Waiting times for tests and treatment after cancer diagnosis
Being diagnosed with cancer can be a lengthy process. At times, just about everyone will have to wait to have tests or to get the results. Sometimes people have to wait for appointments to begin their treatment. It is hard enough to cope with a diagnosis of cancer. If you then have to wait a few weeks or months to have important scans, or begin treatment, you are likely to feel very frightened and frustrated. Many people begin to worry that the cancer will spread during this time. But we know that cancers usually grow very slowly and this is not likely to happen.
Most cancers develop over many years and do not show up on a scan until they have been growing for some time. So waiting a few weeks for a scan or treatment does not usually affect how well the treatment works. Having said that, if you have to wait you are bound to worry so the Government are trying to shorten waiting times for treatment in the UK.
There is always a risk that a cancer has already spread to other parts of your body when it is diagnosed. Because of this, doctors do various tests for cancer spread, such as CT scans, MRI scans or liver scans. It is important for your doctors to have as much information about your cancer as possible. This helps them to work out the stage of your cancer. The stage of the cancer will help your doctor decide which treatment is best for you.
Unfortunately, you may have to wait a couple of weeks for an appointment for some of these tests. This may be because there is pressure on your local hospital resources and they can't keep up with the number of people who need particular types of scans. Many hospitals don't have certain types of scanners, such as an MRI scanner or PET scanner because they are very expensive to buy and run. You may have to go to another hospital, which can increase the length of time you wait.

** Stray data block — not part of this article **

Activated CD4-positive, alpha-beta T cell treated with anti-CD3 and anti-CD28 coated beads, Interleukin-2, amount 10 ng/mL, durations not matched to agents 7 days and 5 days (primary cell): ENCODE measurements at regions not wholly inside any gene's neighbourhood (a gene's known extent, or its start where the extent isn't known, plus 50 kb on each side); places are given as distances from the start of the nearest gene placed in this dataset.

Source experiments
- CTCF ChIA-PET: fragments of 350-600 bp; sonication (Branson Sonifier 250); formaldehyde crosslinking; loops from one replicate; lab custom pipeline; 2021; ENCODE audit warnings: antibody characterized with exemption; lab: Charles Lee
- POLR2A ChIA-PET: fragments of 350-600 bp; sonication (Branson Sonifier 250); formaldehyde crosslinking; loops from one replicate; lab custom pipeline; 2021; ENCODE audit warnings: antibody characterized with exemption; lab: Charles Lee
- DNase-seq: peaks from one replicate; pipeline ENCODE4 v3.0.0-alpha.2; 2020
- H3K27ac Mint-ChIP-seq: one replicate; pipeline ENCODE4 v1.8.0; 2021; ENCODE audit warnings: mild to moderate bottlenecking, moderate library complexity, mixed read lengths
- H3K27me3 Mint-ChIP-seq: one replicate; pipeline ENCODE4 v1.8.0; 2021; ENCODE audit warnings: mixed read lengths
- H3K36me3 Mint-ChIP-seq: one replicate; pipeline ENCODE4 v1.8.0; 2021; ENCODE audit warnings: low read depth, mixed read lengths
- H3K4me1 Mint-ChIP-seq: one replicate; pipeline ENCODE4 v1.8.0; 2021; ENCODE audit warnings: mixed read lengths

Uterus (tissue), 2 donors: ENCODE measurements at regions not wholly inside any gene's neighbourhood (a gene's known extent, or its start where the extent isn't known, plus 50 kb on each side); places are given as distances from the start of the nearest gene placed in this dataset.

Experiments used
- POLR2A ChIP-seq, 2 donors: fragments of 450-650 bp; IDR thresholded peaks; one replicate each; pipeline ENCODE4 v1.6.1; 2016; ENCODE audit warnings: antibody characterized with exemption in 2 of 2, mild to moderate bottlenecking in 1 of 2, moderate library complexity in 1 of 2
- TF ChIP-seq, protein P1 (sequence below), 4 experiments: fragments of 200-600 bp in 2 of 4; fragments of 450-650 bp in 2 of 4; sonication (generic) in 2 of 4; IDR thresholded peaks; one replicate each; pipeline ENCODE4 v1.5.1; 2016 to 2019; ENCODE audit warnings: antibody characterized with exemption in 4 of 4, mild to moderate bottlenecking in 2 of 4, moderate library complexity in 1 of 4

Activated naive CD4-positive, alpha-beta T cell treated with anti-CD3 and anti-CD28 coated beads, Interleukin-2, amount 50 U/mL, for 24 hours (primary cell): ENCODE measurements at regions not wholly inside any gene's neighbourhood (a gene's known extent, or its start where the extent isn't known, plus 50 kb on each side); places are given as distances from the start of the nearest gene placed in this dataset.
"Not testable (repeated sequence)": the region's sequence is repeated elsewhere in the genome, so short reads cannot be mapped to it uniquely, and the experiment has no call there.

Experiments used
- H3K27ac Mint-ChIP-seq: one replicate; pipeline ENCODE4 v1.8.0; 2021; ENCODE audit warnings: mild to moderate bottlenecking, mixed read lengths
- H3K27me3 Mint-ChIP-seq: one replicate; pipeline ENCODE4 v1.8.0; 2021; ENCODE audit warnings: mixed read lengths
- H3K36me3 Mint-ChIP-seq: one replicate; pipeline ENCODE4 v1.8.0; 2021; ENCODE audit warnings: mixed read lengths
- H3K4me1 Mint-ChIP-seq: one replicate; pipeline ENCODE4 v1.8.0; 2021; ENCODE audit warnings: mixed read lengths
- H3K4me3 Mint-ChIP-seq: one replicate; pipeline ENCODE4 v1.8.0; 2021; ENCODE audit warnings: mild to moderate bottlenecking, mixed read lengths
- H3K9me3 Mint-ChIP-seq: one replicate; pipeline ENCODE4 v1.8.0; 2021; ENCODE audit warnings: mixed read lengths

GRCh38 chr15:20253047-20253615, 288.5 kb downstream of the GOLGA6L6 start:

It can take time for scan results to come through. How long you wait will depend on why you are having the scan. A specialist radiologist will examine your scan and type up a report. They send the report to your specialist who will give you the results. Understandably, waiting for results can make you anxious. It usually takes a couple of weeks for the results to come through. Your results will be ready sooner than that if your doctor puts urgent on the scan request form.
It always helps to get a rough idea of how long your test results will take. You can ask your doctor before you go for your tests. If you have not heard anything a couple of weeks after your test, ring your doctor's secretary to check if your results are back.
Everyone agrees it is unacceptable to wait too long between a diagnosis of cancer and starting treatment. In an ideal world, people would start treatment within a month of being diagnosed. The Government have set waiting time targets in England and Wales for treating cancer patients. The current targets are
- No more than 2 months wait between an urgent GP referral for suspected cancer and starting treatment
- Starting treatment no more than 31 days after the meeting at which you and your doctor agree the treatment plan
If patients have to wait longer, it should be because they choose to or because they need extra tests to fully diagnose their cancer.
Many hospitals are meeting this target for most patients. You can check these cancer treatment performance figures for yourself on the Department of Health website.
In the UK, waiting times can vary depending on the type of cancer you have and the type of treatment you are going to have. For example, if you are going to have radiotherapy, you may have to wait several weeks before you begin your treatment. This is because in the UK there is a shortage of the machines used to give radiotherapy and the staff to operate them. Even though the Government are trying hard to equip radiotherapy units with enough staff and machines, it still takes time to install the equipment and 3 to 4 years to train staff to run them.
You will start your treatment sooner if your doctor feels your treatment is urgent. Your doctors would not make you wait weeks for treatment if they thought it was going to reduce your chance of being successfully treated. It may help to let your doctor know if you are worried about waiting for your treatment. It is likely they will be able to reassure you that although waiting a few weeks for treatment is very hard, overall it will not change your outcome.
Following on from the publication of the NHS Cancer Plan in 2000, the Government published the Cancer Reform Strategy in 2007. On the Department of Health website, you can download the Cancer Reform Strategy to see how the Government plans to further improve waiting times between diagnosis and treatment for people with cancer.
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